Update! Molly is a sad, sad little dog. She needed help into the car, but took the eight front steps willingly. I put her in her clean blanketed crate (which she normally is perfectly fine hanging out in) and she lies down (yay!) but cries (boo!). So I let her out and she stands and sways alarmingly in the middle of the living room and stares at the floor for prolonged periods. But she's not crying. I think she's asleep on her feet. One side of her belly is quite a bit larger than the other, but not taut or hot or tender. She's shown no interest in food, had a small drink and doesn't need the cone yet as movement of any kind isn't high on her list. She was trembling a little so I modified a cardigan into a dog coat (doesn't touch her belly). I think I expected her to be more alert by now (8 hours later), she doesn't flinch at sounds or movement around her.

Also, mock me if you like, I... *cough* don't know how to post a picture...
posted by Carlotta Bananas at 4:58 PM on May 20, 2011

She probably doesn't want to be alone in the crate right now. Can you move her blanket/bed to where you're hanging out and let her lie down near you? And re her alertness, she really just needs to sleep off the anaesthesia; she'll probably be much perkier in 24 hours. And hungry!
posted by DarlingBri at 5:54 PM on May 20, 2011

Make sure you have pain meds for her (more than just an NSAID like Rimadyl or Deramaxx, although you should have an NSAID too) and give them as prescribed. If your vet didn't give you any, demand some, only vets who are completely out of touch with modern thinking about pain management eschew pain meds for abdominal surgery these days (ESPECIALLY for a mature spay). If she is shaking, she may be painful.

Keep her quiet for at least a week, and anticipate that her appetite will increase pretty much right away. She will feel better before she is truly ready to run around. NO LICKING THE INCISION! Try a t-shirt or something if she is trying, or make your own bite-not collar.

She is lucky to have you!
posted by biscotti at 6:15 PM on May 20, 2011

When we had our dog fixed she found a spot she could hide and slept, they know they are vulnerable and want a safe quite place to recover. She recovered nicely and was her normal self in a couple of days.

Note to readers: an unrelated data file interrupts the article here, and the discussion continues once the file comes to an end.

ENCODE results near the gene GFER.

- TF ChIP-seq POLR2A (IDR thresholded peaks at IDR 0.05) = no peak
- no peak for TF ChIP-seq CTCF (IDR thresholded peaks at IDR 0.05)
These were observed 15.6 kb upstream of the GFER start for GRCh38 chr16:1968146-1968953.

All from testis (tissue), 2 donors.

posted by sandyp at 6:50 PM on May 20, 2011

Late to the party here, I never noticed a permanent change in behavior with the female. The males did tone down the aggressiveness and scent-marking, but even that took at least a month to really see a difference.

I've always thought my dogs were more freaked out by the whole vet/medical experience, because they'd never stayed somewhere and let someone else poke and prod like that before. And it's not like you can explain to the dog what's going on. In fact, I felt like they were resentful (talk about your anthropomorphism) because I left them there and when they woke up, they hurt, and it WAS YOUR FAULT, LADY! So for breakfast the next day I usually scramble them an egg and cuddle until they forgive me.

(My dogs generally stayed at the vet overnight after the surgery, but it sounds like Molly came home earlier than that. One of the reasons I had them stay was that the vet keeps them sedated the remainder of the day after the surgery so they sleep, so I bet Molly is still feeling that anesthesia pretty strongly. Or was last night, anyway. )
posted by Jaie at 11:41 AM on May 21, 2011

How's she doing?

Lara hid under furniture for a couple of days after the surgery... and made some pretty pitiful sounds.... sad puppies....
posted by tomswift at 7:12 PM on May 21, 2011

Kaylee (then & now) was subdued for a couple days, but had no permanent personality change. I lived in an RV at the time so there wasn't really an issue of giving her a smaller area to lounge in. I also had to have her on a leash for potty breaks (no fenced yard), so that wasn't an issue as well.

Do you have a flickr account? Or any other photo hosting account? Just copy/paste the url into a comment here and you'll have posted her photo.
posted by deborah at 12:13 PM on May 23, 2011